Figure US20090291437A1-20091126-C00398
    Figure US20090291437A1-20091126-C00399
    Figure US20090291437A1-20091126-C00400
    Figure US20090291437A1-20091126-C00401
    Figure US20090291437A1-20091126-C00402
    Figure US20090291437A1-20091126-C00403
    Figure US20090291437A1-20091126-C00404
    Figure US20090291437A1-20091126-C00405
    Figure US20090291437A1-20091126-C00406
    Figure US20090291437A1-20091126-C00407
    Figure US20090291437A1-20091126-C00408
    Figure US20090291437A1-20091126-C00409
    Figure US20090291437A1-20091126-C00410
    Figure US20090291437A1-20091126-C00411
    Figure US20090291437A1-20091126-C00412
    Figure US20090291437A1-20091126-C00413
    Figure US20090291437A1-20091126-C00414
    Figure US20090291437A1-20091126-C00415
    Figure US20090291437A1-20091126-C00416
    Figure US20090291437A1-20091126-C00417
    Figure US20090291437A1-20091126-C00418
    Figure US20090291437A1-20091126-C00419
    Figure US20090291437A1-20091126-C00420
    Figure US20090291437A1-20091126-C00421
    Figure US20090291437A1-20091126-C00422
    Figure US20090291437A1-20091126-C00423
    Figure US20090291437A1-20091126-C00424
    Figure US20090291437A1-20091126-C00425
    Figure US20090291437A1-20091126-C00426
    Figure US20090291437A1-20091126-C00427
    Figure US20090291437A1-20091126-C00428
    Figure US20090291437A1-20091126-C00429
    Figure US20090291437A1-20091126-C00430
    Figure US20090291437A1-20091126-C00431
    Figure US20090291437A1-20091126-C00432
    Figure US20090291437A1-20091126-C00433
    Figure US20090291437A1-20091126-C00434
    Figure US20090291437A1-20091126-C00435
    Figure US20090291437A1-20091126-C00436
    Figure US20090291437A1-20091126-C00437
    Figure US20090291437A1-20091126-C00438
    Figure US20090291437A1-20091126-C00439
    Figure US20090291437A1-20091126-C00440
    Figure US20090291437A1-20091126-C00441
    Figure US20090291437A1-20091126-C00442
    Figure US20090291437A1-20091126-C00443
    Figure US20090291437A1-20091126-C00444
    Figure US20090291437A1-20091126-C00445
    Figure US20090291437A1-20091126-C00446
    Figure US20090291437A1-20091126-C00447
    Figure US20090291437A1-20091126-C00448
    Figure US20090291437A1-20091126-C00449
    Figure US20090291437A1-20091126-C00450
    Figure US20090291437A1-20091126-C00451
    Figure US20090291437A1-20091126-C00452
    Figure US20090291437A1-20091126-C00453
    Figure US20090291437A1-20091126-C00454
    Figure US20090291437A1-20091126-C00455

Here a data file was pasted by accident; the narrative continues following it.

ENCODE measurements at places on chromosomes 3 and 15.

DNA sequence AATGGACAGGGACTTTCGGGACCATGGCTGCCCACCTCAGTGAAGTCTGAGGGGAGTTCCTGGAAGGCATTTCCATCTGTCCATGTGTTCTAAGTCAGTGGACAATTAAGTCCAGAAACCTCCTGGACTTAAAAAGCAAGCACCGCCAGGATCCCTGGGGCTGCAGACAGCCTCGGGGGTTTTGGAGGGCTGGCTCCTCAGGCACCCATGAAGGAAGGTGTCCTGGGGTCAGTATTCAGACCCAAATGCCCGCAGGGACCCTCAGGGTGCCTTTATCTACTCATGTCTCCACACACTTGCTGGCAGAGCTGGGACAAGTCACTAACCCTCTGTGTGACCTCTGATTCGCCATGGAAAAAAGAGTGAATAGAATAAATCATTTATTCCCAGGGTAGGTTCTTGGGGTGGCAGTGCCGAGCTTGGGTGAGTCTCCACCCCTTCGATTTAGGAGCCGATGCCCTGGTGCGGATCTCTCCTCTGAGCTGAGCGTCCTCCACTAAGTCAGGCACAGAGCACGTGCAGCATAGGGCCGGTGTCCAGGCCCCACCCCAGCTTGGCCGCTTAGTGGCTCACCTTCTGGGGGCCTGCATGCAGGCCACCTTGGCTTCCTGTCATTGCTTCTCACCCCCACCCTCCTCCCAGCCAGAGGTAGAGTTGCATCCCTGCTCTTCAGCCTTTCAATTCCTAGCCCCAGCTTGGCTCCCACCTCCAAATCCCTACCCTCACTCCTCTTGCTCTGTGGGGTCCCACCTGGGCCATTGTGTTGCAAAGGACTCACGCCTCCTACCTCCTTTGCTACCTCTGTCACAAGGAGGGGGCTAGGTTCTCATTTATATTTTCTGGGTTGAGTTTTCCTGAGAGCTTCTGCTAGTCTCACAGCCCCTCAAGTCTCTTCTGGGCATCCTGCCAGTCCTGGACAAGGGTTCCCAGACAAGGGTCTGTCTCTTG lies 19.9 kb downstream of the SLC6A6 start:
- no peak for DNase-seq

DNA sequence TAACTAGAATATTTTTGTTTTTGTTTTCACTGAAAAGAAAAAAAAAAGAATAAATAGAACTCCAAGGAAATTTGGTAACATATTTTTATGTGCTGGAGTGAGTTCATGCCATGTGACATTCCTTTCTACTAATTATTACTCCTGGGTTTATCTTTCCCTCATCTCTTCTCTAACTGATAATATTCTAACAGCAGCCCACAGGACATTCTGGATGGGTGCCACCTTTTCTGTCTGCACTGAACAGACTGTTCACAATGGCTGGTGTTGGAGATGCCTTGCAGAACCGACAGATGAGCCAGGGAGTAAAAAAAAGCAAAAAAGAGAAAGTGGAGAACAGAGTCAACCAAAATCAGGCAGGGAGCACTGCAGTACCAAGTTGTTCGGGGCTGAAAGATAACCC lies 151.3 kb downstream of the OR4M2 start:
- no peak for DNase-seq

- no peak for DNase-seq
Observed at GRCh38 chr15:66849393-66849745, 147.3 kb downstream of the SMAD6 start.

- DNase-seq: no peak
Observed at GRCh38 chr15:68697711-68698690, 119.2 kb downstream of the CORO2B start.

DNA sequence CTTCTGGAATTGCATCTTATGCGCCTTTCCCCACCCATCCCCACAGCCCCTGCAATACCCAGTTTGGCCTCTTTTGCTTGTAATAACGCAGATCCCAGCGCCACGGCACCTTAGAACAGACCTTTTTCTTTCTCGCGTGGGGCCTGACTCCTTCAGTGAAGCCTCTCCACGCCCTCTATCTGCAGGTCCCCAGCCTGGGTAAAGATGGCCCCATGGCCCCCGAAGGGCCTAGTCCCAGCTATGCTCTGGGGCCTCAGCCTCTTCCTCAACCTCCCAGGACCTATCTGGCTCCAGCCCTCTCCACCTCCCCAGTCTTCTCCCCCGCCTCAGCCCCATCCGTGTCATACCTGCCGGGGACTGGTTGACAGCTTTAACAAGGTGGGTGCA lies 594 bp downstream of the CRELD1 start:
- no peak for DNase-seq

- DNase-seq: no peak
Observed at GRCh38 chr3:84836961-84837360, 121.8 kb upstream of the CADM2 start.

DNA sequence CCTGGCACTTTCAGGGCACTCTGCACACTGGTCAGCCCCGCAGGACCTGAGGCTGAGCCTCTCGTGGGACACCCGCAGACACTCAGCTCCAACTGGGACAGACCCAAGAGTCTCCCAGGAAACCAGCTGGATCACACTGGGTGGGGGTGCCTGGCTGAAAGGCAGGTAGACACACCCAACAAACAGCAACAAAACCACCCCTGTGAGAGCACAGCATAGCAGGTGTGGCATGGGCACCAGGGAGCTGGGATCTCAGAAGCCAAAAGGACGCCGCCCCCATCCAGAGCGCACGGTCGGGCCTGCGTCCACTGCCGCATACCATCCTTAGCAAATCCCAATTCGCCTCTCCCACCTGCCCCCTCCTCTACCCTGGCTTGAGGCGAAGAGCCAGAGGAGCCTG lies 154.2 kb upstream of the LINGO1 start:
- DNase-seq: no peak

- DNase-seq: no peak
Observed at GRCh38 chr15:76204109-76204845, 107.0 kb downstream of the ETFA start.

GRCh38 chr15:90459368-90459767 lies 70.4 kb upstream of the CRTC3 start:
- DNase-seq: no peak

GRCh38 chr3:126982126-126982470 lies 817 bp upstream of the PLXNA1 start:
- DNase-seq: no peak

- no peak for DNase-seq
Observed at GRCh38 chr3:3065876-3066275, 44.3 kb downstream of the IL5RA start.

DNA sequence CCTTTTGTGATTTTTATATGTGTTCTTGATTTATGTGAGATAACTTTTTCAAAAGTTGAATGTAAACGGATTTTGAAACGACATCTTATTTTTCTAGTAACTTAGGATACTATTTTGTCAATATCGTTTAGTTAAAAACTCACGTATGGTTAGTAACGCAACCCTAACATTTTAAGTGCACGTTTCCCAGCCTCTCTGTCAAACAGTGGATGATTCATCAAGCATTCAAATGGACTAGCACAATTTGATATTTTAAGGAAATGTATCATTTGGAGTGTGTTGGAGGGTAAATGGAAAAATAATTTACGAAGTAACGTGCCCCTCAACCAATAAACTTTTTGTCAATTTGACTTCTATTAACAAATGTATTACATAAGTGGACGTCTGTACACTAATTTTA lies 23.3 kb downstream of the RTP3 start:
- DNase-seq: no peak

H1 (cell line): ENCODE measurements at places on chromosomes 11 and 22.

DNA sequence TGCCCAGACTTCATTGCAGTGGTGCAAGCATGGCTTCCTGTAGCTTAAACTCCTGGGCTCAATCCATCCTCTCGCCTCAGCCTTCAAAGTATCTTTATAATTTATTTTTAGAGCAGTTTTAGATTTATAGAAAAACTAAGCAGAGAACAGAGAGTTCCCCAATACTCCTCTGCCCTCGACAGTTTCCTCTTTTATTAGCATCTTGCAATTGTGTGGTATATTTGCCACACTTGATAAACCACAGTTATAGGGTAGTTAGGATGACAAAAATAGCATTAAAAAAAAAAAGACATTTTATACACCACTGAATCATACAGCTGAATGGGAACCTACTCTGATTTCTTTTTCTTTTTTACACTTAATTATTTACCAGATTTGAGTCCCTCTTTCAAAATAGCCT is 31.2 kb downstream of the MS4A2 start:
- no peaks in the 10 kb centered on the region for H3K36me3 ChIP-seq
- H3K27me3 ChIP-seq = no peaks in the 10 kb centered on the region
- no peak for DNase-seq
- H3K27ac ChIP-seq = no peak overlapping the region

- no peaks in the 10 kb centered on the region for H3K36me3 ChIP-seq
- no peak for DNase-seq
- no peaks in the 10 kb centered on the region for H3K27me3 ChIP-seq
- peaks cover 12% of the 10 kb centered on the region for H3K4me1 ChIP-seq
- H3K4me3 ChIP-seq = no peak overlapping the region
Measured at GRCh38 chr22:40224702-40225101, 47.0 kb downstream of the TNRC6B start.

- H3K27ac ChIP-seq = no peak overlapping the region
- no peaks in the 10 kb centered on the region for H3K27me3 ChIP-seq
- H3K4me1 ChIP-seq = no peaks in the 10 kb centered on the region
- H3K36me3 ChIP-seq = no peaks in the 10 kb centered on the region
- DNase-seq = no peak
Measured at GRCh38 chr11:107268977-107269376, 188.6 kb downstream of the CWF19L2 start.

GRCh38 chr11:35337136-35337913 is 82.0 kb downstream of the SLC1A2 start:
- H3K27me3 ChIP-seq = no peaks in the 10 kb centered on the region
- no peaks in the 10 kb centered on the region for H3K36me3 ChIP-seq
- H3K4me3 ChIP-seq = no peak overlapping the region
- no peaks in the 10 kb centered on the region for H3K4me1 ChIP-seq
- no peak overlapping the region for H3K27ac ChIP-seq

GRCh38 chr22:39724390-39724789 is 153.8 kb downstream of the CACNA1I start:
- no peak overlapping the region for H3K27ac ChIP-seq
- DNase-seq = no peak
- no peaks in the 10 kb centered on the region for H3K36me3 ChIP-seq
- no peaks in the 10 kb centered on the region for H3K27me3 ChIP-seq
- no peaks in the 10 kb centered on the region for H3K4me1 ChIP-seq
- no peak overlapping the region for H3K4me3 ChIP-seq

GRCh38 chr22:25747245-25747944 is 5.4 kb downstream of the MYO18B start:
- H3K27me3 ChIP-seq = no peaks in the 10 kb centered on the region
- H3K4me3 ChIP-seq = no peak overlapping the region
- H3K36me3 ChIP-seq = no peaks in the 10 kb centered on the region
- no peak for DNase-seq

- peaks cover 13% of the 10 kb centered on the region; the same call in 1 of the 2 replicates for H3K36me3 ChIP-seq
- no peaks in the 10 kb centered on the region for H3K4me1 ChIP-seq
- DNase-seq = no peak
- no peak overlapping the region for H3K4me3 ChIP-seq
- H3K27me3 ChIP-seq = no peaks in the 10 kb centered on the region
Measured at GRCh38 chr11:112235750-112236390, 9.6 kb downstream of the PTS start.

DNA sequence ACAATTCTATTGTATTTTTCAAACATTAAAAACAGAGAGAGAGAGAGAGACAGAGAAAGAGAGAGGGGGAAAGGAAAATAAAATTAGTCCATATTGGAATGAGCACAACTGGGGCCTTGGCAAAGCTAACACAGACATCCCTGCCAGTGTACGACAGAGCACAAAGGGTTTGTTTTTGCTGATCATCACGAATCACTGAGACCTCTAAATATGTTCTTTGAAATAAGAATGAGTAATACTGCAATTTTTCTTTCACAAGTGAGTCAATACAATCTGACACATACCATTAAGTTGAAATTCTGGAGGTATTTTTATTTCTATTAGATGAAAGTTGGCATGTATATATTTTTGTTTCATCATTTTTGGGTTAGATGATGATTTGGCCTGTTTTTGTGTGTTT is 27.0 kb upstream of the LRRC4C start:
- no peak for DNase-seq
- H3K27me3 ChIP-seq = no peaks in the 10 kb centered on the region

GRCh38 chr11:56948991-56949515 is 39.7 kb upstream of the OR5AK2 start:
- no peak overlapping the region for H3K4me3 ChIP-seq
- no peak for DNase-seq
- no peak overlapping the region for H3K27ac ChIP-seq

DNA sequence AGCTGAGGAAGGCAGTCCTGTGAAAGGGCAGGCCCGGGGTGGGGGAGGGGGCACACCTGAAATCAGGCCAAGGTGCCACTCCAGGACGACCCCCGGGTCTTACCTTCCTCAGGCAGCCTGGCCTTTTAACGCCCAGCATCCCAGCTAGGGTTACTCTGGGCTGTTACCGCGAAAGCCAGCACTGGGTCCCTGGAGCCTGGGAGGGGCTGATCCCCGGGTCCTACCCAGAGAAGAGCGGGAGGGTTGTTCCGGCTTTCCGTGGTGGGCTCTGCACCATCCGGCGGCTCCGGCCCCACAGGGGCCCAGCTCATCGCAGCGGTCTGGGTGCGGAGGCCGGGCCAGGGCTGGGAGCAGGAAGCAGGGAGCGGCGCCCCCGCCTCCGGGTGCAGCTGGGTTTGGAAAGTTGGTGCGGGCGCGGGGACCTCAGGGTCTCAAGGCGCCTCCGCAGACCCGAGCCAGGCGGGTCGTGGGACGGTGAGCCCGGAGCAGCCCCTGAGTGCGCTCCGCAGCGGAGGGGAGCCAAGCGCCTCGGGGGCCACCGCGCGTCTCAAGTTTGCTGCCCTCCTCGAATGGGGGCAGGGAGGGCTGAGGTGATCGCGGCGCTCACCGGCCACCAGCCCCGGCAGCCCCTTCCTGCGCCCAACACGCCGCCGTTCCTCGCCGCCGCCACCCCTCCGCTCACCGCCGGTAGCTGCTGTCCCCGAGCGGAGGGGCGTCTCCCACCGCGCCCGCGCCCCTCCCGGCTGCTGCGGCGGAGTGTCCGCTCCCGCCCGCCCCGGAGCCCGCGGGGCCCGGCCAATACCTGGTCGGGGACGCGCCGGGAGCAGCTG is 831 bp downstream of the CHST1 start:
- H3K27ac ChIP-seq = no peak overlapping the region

• TABLE 3
    Figure US20090291437A1-20091126-C00456
    Figure US20090291437A1-20091126-C00457
    Figure US20090291437A1-20091126-C00458
    Figure US20090291437A1-20091126-C00459
    Figure US20090291437A1-20091126-C00460
    Figure US20090291437A1-20091126-C00461
    Figure US20090291437A1-20091126-C00462
    Figure US20090291437A1-20091126-C00463
    Figure US20090291437A1-20091126-C00464
    Figure US20090291437A1-20091126-C00465
    Figure US20090291437A1-20091126-C00466
    Figure US20090291437A1-20091126-C00467
    Figure US20090291437A1-20091126-C00468
    Figure US20090291437A1-20091126-C00469
    Figure US20090291437A1-20091126-C00470
    Figure US20090291437A1-20091126-C00471
    Figure US20090291437A1-20091126-C00472
    Figure US20090291437A1-20091126-C00473
    Figure US20090291437A1-20091126-C00474
    Figure US20090291437A1-20091126-C00475
    Figure US20090291437A1-20091126-C00476
    Figure US20090291437A1-20091126-C00477
    Figure US20090291437A1-20091126-C00478
    Figure US20090291437A1-20091126-C00479
    Figure US20090291437A1-20091126-C00480
    Figure US20090291437A1-20091126-C00481
    Figure US20090291437A1-20091126-C00482
    Figure US20090291437A1-20091126-C00483
    Figure US20090291437A1-20091126-C00484
    Figure US20090291437A1-20091126-C00485
    Figure US20090291437A1-20091126-C00486
    Figure US20090291437A1-20091126-C00487
    Figure US20090291437A1-20091126-C00488
    Figure US20090291437A1-20091126-C00489
    Figure US20090291437A1-20091126-C00490
    Figure US20090291437A1-20091126-C00491
    Figure US20090291437A1-20091126-C00492
    Figure US20090291437A1-20091126-C00493
    Figure US20090291437A1-20091126-C00494
    Figure US20090291437A1-20091126-C00495
    Figure US20090291437A1-20091126-C00496
    Figure US20090291437A1-20091126-C00497
    Figure US20090291437A1-20091126-C00498
    Figure US20090291437A1-20091126-C00499
    Figure US20090291437A1-20091126-C00500
    Figure US20090291437A1-20091126-C00501
    Figure US20090291437A1-20091126-C00502
    Figure US20090291437A1-20091126-C00503
    Figure US20090291437A1-20091126-C00504
    Figure US20090291437A1-20091126-C00505
    Figure US20090291437A1-20091126-C00506
    Figure US20090291437A1-20091126-C00507
    Figure US20090291437A1-20091126-C00508
    Figure US20090291437A1-20091126-C00509
    Figure US20090291437A1-20091126-C00510
    Figure US20090291437A1-20091126-C00511
    Figure US20090291437A1-20091126-C00512
    Figure US20090291437A1-20091126-C00513
    Figure US20090291437A1-20091126-C00514
    Figure US20090291437A1-20091126-C00515